13. Catherine Tucker & Juanjuan Zhang, 2011. "How Does Popularity Information Affect Choices? A Field Experiment," Management Science, INFORMS, vol. 57(5), pages 828-842, May.
    14. Catherine Tucker & Juanjuan Zhang, 2010. "Growing Two-Sided Networks by Advertising the User Base: A Field Experiment," Marketing Science, INFORMS, vol. 29(5), pages 805-814, 09-10.
    15. Rajeev Kohli & Kamel Jedidi, 2007. "Representation and Inference of Lexicographic Preference Models and Their Variants," Marketing Science, INFORMS, vol. 26(3), pages 380-399, 05-06.
    16. Michael Yee & Ely Dahan & John R. Hauser & James Orlin, 2007. "Greedoid-Based Noncompensatory Inference," Marketing Science, INFORMS, vol. 26(4), pages 532-549, 07-08.
    17. Clintin P. Davis-Stober & Jason Dana & David V. Budescu, 2010. "Why recognition is rational: Optimality results on single-variable decision rules," Judgment and Decision Making, Society for Judgment and Decision Making, vol. 5(4), pages 216-229, July.
    18. John Hauser & Gerard J. Tellis & Abbie Griffin, 2006. "Research on Innovation: A Review and Agenda for," Marketing Science, INFORMS, vol. 25(6), pages 687-717, 11-12.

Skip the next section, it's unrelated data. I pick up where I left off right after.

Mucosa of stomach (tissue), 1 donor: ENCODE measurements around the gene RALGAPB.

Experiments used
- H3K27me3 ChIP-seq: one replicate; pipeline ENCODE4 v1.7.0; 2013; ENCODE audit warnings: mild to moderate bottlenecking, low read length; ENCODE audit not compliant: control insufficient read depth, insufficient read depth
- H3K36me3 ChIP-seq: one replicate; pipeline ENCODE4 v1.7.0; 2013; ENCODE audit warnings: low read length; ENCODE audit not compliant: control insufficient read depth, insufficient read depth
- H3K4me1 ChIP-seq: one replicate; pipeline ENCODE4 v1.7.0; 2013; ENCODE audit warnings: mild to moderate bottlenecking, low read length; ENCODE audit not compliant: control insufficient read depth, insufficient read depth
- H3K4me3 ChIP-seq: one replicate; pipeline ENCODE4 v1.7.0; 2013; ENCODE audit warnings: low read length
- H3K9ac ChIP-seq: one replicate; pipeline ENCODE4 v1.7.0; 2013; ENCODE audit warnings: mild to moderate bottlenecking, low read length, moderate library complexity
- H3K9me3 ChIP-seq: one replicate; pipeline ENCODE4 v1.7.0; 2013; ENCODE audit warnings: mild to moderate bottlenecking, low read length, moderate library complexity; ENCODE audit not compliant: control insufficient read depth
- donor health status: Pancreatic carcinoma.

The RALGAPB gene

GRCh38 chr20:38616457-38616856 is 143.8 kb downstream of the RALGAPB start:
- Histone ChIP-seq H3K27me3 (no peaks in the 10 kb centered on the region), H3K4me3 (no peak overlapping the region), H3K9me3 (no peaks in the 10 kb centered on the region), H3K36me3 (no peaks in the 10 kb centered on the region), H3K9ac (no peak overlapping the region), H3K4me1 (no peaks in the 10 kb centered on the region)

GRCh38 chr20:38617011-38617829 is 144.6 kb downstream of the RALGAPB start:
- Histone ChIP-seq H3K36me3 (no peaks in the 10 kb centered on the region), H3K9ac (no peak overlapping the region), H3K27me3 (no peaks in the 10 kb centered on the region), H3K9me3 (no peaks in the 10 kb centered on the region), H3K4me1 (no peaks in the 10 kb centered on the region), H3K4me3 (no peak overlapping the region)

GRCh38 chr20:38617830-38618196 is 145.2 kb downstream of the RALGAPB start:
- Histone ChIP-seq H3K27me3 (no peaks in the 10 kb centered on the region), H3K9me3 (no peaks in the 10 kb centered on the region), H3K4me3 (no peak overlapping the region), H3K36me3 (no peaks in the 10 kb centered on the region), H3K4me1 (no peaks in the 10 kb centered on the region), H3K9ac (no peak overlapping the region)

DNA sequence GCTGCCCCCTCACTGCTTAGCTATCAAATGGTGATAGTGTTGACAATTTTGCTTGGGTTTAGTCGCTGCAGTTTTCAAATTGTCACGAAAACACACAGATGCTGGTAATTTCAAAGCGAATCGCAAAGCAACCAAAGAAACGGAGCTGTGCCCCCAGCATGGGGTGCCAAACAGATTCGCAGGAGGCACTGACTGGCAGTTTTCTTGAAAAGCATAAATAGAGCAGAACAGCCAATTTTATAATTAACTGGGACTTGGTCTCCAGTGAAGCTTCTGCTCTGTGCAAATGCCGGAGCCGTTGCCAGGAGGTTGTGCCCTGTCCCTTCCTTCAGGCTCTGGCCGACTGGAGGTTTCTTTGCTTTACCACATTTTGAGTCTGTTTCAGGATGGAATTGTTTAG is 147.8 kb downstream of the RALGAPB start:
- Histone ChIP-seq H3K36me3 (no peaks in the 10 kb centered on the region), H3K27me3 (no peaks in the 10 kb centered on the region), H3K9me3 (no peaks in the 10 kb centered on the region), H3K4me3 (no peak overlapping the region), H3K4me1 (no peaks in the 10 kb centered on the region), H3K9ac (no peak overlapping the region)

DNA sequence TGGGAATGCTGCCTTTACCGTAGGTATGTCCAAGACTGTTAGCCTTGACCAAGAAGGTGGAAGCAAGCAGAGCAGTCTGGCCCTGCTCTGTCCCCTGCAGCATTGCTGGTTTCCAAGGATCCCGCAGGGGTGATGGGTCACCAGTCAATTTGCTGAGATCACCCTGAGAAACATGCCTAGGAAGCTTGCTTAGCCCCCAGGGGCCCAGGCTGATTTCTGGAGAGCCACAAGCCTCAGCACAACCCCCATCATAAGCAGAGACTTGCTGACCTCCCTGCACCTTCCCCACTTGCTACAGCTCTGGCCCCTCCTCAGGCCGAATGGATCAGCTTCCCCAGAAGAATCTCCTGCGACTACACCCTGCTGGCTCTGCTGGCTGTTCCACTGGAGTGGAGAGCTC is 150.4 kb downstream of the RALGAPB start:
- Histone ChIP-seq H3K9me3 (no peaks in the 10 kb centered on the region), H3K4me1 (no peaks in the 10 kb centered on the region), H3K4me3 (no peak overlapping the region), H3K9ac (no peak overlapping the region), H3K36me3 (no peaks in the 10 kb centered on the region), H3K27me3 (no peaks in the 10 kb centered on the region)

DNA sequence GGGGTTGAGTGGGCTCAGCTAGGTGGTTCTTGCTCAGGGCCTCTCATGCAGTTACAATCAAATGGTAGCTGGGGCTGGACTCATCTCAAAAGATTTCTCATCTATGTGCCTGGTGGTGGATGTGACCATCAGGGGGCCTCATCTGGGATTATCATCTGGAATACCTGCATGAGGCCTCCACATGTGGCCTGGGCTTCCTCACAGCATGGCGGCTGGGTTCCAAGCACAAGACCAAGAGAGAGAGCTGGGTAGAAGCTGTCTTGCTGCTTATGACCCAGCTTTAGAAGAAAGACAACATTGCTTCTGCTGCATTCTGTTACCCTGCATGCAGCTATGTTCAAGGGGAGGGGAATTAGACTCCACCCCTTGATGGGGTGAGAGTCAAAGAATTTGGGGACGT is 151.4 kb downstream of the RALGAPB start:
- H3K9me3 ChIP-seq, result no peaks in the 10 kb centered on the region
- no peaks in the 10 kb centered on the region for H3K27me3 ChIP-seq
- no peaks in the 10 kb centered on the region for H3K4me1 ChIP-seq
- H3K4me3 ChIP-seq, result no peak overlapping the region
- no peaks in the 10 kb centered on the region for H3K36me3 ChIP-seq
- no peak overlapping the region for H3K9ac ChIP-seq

19. John R. Hauser & Glen L. Urban & Guilherme Liberali & Michael Braun, 2009. "Website Morphing," Marketing Science, INFORMS, vol. 28(2), pages 202-223, 03-04.
    20. Hauser, John R & Wernerfelt, Birger, 1990. " An Evaluation Cost Model of Consideration Sets," Journal of Consumer Research, University of Chicago Press, vol. 16(4), pages 393-408, March.
    21. Juanjuan Zhang, 2010. "The Sound of Silence: Observational Learning in the U.S. Kidney Market," Marketing Science, INFORMS, vol. 29(2), pages 315-335, 03-04.
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    Cited by:
    1. Julian N. Marewski & Rudiger F. Pohl & Oliver Vitouch, 2011. "Recognition-based judgments and decisions: What we have learned (so far)," Judgment and Decision Making, Society for Judgment and Decision Making, vol. 6(5), pages 359-380, July.